The BTCC champion parlayed steady consistency to slightly win the championship over Jason Plato, but as I said just earlier in Plato's section, I was more impressed by Plato being more dominant than Shedden being more consistent, but people are free to agree or disagree about this. Both Shedden and Plato faced strong championship-caliber teammates with Shedden teamed with Matt Neal and Plato teamed with Colin Turkington. While Plato was more dominant than Shedden, it's worth noting that Shedden dominated Neal (10.06%-1.78%) in average percent led to an even greater degree than Plato dominated Turkington (20.29%-13.20%). Shedden beat Neal by 31 points; Plato beat Turkington by 34. Turkington has been slightly hotter lately than Neal though, even if Neal did slightly beat him in points. Really it's a tossup between Shedden and Plato. Either would have deserved the title. Shedden certainly is deserving enough to win it. While BTCC does have a few gimmicks to its credit (the success ballast and reverse grid races), compared to what we Yanks do to corrupt racing with double-points races and playoff formats, I guess it's nothing, even though the BTCC certainly had egg on its face when Rob Austin intentionally cheated to give himself the pole position for the Brands Hatch reverse grid race. I'll take any champion in any series where all the races scored the same number of points at this point.
The Formula One rookie arguably brought more excitement to the series than any other driver with his series-leading 49 passes for position in 2015 despite being the youngest driver to ever start a Formula One race at age 17 at the start of the season. While his results for the Toro Rosso junior Red Bull team certainly did not approach what Sebastian Vettel did there, Verstappen was certainly still very impressive earning two fourth place finishes at the Hungaroring and Austin, the best finishes for that team since Vettel's win in 2008. Drivers as great as Sébastien Buemi, Sébastien Bourdais, and Daniel Ricciardo all were unable to finish better than 7th place for this team (even the year before Ricciardo beat Vettel at the senior Red Bull team in 2014) so clearly Verstappen did something truly special. He beat his fellow rookie teammate Carlos Sainz, Jr. by the largest ratio amongst all team pairings in points. Toro Rosso was faster than 46.69% of cars entered but he only beat 45.17% of cars in the race results; however, his speed was much better, as he himself was faster than 52.71% of cars, which is much better than what Sainz did, clearly indicating that he was faster, but just didn't have consistency to match, which is understandable for a rookie driver battling for position more than anybody else to make errors and have inconsistent finishes, but regardless, he clearly has a world of potential.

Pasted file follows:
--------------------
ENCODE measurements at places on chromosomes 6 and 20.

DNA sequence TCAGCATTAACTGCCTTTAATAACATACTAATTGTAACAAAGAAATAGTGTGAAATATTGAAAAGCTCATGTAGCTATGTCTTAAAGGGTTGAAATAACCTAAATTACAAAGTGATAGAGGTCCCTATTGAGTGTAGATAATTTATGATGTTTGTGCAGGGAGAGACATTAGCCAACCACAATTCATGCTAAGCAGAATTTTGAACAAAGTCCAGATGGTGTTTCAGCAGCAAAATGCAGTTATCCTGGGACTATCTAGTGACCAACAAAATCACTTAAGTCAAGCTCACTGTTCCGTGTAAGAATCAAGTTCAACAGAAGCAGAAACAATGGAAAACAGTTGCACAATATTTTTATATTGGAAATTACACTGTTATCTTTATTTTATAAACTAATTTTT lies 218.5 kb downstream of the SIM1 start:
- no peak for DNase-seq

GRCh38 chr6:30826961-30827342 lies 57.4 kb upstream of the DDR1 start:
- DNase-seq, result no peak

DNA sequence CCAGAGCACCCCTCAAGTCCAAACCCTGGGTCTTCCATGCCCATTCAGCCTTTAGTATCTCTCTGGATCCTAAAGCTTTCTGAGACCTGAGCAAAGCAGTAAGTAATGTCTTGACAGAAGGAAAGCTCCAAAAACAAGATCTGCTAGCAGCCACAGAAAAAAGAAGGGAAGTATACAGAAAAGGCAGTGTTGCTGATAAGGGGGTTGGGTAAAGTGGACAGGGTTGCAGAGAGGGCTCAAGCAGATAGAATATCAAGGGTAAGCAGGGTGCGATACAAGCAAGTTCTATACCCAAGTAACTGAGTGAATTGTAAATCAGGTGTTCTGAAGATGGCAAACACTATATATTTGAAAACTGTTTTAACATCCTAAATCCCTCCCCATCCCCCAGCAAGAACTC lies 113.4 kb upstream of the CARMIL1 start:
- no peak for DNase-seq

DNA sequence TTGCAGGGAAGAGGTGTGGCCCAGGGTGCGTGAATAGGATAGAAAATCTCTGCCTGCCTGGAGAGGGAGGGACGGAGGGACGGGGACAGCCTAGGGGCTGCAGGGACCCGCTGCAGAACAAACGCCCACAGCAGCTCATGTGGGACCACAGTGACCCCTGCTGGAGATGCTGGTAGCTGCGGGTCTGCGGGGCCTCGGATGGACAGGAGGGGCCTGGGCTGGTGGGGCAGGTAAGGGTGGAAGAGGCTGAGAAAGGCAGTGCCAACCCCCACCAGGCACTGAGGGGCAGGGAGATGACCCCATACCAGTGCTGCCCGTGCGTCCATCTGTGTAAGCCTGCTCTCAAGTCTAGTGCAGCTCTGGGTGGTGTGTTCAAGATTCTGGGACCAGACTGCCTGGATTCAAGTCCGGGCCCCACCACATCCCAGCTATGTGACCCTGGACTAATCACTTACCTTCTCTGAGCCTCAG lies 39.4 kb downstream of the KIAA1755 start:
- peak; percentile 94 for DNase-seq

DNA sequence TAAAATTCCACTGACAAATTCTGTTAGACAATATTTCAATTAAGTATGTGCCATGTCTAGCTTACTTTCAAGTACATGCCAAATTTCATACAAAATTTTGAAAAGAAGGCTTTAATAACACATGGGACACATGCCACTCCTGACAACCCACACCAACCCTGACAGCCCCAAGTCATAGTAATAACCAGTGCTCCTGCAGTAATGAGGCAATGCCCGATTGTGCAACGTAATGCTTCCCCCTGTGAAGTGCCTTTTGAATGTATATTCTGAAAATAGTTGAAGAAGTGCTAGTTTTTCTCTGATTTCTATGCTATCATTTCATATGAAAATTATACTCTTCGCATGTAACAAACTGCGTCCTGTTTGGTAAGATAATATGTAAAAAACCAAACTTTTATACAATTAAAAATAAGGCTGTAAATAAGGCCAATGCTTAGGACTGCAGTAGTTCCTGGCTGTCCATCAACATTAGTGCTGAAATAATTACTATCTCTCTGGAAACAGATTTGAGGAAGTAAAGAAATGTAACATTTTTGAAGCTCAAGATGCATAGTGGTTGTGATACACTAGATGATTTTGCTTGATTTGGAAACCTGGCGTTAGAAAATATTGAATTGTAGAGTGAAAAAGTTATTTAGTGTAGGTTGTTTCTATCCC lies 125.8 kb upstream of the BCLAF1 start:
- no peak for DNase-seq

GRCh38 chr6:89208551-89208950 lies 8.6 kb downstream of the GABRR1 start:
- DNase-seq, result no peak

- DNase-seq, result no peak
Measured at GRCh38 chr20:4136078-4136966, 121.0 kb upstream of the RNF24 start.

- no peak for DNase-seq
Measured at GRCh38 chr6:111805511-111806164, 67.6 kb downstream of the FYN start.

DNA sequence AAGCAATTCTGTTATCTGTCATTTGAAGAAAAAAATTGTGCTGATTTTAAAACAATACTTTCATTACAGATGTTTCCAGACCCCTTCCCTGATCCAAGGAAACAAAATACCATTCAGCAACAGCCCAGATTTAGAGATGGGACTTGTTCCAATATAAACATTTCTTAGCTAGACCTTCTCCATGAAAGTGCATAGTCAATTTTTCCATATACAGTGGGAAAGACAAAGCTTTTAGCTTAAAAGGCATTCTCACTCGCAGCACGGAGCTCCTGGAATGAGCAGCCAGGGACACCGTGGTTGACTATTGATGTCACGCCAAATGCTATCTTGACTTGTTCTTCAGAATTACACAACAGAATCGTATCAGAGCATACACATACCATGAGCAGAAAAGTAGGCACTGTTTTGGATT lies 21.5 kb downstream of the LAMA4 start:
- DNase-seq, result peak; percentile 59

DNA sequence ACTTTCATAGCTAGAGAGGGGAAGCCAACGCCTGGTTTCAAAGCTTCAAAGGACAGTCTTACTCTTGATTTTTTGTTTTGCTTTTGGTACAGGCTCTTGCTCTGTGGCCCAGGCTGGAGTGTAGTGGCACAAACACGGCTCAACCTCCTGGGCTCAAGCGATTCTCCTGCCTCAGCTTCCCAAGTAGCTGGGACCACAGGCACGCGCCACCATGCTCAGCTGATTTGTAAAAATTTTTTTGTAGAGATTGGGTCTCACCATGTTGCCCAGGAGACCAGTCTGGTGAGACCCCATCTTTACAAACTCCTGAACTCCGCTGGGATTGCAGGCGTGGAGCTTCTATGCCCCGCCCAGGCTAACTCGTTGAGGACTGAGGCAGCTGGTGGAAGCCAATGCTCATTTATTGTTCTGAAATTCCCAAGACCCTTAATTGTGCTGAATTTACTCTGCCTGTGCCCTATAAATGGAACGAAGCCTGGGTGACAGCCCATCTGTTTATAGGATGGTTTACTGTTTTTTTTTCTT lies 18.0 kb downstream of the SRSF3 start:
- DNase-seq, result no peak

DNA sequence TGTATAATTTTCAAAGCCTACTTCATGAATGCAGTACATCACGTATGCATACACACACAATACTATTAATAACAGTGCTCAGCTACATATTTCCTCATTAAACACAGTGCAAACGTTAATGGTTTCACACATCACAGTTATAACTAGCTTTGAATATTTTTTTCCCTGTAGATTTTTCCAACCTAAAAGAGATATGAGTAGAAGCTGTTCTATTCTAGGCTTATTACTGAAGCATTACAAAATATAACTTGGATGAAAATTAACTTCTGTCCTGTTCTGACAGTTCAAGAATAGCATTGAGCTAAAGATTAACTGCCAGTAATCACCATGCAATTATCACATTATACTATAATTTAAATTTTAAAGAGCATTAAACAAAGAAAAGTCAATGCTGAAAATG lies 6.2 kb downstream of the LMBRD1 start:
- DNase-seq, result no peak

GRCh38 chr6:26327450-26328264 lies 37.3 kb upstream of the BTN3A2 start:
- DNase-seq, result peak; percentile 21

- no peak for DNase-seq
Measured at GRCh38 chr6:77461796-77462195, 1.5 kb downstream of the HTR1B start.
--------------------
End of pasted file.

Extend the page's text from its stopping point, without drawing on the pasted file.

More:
Nakajima finished second to teammate Hiroaki Ishiura in the Super Formula series, and unlike many drivers in that series he simultaneously competed in the World Endurance Championship instead of Super GT. However, unlike the obvious comparison to his WEC teammate Sébastien Buemi, who also drove the same underpowered Toyota and finished second in a major open-wheel championship, Nakajima did not outperform his equipment like Buemi did. While Toyota drivers on average were faster than 39.68% of drivers in the field, Nakajima was below average among his teammates with an average speed percentile of 37.05%. Buemi clearly carried him in the WEC, but Nakajima's strong Super Formula performance (where he was more consistent than even his championship teammate Ishiura, beating on average over 90% of cars, which is fairly unheard of for most series that major) is still easily enough for high placement on this list.